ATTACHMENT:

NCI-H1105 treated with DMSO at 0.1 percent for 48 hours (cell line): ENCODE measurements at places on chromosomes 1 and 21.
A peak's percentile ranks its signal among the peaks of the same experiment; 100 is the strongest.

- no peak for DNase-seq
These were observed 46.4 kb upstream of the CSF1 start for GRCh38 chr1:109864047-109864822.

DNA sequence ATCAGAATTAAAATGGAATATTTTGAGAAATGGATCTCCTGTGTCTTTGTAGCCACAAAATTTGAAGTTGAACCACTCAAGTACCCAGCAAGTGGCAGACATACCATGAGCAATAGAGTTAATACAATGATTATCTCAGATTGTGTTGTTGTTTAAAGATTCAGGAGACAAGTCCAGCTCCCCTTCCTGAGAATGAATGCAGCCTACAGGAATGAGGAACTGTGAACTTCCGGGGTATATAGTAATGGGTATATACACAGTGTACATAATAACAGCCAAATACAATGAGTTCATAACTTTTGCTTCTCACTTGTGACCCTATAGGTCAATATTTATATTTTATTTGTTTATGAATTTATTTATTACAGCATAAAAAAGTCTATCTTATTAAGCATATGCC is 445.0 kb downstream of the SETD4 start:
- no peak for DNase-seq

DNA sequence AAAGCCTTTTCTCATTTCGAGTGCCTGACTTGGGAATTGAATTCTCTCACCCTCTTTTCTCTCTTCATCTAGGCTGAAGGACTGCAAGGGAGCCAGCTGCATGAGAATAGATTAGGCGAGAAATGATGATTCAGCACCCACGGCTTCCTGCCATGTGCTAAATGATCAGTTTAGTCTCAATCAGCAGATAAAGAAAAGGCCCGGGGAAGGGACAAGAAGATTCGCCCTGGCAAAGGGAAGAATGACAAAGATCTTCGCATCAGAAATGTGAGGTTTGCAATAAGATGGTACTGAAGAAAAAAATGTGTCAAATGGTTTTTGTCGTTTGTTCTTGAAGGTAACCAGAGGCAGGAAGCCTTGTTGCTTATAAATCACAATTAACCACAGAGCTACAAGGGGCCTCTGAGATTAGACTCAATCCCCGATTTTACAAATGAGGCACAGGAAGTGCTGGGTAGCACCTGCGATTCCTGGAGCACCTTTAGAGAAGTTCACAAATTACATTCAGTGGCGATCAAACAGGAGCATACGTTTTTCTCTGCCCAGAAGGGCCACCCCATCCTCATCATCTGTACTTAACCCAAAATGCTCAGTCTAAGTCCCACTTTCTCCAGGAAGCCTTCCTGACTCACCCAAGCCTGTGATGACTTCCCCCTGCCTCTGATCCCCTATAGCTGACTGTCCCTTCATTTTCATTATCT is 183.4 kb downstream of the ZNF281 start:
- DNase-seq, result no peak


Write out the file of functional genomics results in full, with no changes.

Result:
NCI-H1105 treated with DMSO at 0.1 percent for 48 hours (cell line): ENCODE measurements at places on chromosomes 1 and 21.
A peak's percentile ranks its signal among the peaks of the same experiment; 100 is the strongest.

- no peak for DNase-seq
These were observed 46.4 kb upstream of the CSF1 start for GRCh38 chr1:109864047-109864822.

DNA sequence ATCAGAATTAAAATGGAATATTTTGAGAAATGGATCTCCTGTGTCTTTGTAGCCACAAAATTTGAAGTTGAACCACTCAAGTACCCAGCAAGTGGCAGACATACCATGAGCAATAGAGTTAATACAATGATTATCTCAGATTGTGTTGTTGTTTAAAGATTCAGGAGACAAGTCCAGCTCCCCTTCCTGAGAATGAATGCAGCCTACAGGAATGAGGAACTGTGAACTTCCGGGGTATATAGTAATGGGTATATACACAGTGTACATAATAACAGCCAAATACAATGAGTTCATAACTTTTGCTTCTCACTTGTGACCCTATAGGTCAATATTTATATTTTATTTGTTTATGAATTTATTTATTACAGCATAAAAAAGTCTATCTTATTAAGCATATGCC is 445.0 kb downstream of the SETD4 start:
- no peak for DNase-seq

DNA sequence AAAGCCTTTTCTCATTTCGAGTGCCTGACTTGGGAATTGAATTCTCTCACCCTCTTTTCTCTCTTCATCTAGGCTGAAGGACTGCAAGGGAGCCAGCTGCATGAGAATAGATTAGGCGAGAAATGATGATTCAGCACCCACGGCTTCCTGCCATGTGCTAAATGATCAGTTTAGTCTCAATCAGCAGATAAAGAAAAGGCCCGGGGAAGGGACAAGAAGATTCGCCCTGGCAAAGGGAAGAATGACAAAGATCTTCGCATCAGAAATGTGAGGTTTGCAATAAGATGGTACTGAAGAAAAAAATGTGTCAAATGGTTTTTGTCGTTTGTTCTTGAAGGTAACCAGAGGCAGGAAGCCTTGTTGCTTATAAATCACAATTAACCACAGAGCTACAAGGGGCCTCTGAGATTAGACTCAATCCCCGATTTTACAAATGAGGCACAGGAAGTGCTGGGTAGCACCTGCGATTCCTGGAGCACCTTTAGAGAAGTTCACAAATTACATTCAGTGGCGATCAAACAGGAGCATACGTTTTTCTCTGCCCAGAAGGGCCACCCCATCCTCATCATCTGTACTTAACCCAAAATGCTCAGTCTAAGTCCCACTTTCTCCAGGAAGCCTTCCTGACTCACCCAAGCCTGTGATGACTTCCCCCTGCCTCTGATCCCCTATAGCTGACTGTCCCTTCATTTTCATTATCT is 183.4 kb downstream of the ZNF281 start:
- DNase-seq, result no peak